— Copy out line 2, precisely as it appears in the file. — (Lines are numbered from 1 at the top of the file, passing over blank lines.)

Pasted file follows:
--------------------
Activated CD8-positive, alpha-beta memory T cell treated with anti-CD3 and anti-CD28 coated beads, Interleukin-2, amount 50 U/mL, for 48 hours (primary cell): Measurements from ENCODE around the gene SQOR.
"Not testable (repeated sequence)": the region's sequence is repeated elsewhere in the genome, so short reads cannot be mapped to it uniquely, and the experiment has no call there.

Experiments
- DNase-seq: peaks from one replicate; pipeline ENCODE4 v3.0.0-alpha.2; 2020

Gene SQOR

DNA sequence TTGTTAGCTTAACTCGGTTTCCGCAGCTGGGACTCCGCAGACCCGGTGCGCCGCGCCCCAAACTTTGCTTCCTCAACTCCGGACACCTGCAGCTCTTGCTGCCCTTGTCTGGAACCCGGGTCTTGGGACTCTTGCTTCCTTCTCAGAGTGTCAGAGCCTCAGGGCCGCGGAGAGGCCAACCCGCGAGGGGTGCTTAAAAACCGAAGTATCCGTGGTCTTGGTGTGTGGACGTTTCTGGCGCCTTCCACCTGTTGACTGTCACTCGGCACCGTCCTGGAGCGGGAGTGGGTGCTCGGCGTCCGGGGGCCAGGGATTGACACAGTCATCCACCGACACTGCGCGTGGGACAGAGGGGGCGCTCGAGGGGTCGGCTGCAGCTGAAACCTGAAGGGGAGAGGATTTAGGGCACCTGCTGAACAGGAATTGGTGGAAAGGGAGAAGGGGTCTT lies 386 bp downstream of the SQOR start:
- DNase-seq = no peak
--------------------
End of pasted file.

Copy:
"Not testable (repeated sequence)": the region's sequence is repeated elsewhere in the genome, so short reads cannot be mapped to it uniquely, and the experiment has no call there.